(Octodon degus) #66-40

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Physical characteristics and distribution

Degu Octodon degus

Head and body lengths of O. degus range from 125-195 mm and tail lengths are 105-165 mm. Weights are 170-300 g. Upperparts are gray to brown, often with a tinge of orange. and the underparts are creamy yellow. The tip of the tail is black. The first four digits on all four feet are well developed, while the fifth is considerably smaller. There are long bristles that extend over the claws on the hind feet. Females have eight mammae.

O. degus is found on the west slope of the Andes at elevations of up to 1,200 meters in fairly open areas near thickets, rocks, or stone walls. Degus are diurnal, with the greatest amount of activity occurring in the morning and late afternoon. Colonies build extensive burrow systems with a main area usually located beneath a shrubs or rocks, and complex tunnels and surface paths radiating from it.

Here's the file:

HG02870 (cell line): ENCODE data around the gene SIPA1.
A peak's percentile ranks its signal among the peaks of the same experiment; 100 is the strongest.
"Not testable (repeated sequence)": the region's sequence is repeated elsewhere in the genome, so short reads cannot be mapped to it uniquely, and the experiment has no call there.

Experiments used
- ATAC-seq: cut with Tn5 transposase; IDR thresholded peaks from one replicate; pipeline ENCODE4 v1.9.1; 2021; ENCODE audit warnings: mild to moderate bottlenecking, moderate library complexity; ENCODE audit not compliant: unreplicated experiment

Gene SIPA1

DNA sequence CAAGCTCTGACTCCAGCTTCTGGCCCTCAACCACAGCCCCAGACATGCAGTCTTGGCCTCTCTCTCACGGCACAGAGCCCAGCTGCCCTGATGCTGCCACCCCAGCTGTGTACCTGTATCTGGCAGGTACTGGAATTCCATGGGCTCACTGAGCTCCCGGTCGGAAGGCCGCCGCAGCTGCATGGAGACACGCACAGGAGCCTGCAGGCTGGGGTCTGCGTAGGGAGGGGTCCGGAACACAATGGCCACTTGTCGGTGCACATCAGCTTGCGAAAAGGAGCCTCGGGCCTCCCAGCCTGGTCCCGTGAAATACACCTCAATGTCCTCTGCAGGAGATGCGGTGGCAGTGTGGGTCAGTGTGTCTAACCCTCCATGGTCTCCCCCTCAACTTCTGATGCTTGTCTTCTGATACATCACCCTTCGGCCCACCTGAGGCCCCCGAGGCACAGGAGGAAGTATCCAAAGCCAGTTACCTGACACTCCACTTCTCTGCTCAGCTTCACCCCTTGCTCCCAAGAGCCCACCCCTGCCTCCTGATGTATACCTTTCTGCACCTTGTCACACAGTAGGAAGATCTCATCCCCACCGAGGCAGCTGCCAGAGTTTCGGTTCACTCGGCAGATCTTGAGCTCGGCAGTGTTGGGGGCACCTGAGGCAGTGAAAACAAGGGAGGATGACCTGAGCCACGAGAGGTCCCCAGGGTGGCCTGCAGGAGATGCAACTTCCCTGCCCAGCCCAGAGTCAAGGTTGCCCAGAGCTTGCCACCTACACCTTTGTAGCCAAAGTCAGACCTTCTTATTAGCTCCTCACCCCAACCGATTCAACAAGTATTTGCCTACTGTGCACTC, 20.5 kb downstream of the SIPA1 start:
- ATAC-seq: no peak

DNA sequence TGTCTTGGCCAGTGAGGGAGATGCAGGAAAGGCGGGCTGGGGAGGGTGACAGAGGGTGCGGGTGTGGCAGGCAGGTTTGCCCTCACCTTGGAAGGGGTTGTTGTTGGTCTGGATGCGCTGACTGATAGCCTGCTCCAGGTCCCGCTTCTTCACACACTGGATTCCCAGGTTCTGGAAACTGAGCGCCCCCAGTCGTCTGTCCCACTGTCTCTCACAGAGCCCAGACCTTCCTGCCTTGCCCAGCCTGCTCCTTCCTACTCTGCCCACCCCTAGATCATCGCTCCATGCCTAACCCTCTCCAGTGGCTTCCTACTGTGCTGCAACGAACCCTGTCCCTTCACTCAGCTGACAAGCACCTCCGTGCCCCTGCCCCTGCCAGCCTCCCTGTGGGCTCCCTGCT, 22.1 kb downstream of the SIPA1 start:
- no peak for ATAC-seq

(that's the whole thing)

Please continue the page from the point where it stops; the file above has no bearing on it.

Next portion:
The diet consists of grasses, leaves, bark, seeds and fruit, and, during the dry season, is supplemented with the droppings of cattle and horses. O. degus stores food for the winter.

The Degu is the most common mammal of central Chile. It has a strong social organization which is determined by group territoriality. The primary defended territory is the central burrow, where females of the same social group may rear their young together.

It is unclear if there is a specific breeding season for O. degus, and there is speculation that the presence of a male may be necessary for the female to begin ovulation. Gestation lasts about 90 days with litter sizes ranging from 1-10 offspring. In captivity, babies have been born both fully furred with eyes open, and sparsely furred with eyes opening at about 2-3 days of age. Birthweight is about 14 grams. The baby Degus must nurse for at least 14 days and usually for about 4 weeks. Parents cut grass and bring it into the burrows for their young. The average age at which sexual maturity is reached is about 6 months.

O. degus is found in Chile, west slope of the Andes between Vallenar and Curico, to 1,200 m.

Description of the brain

Animal source and preparation
All specimens collected followed the same preparation and histological procedure.

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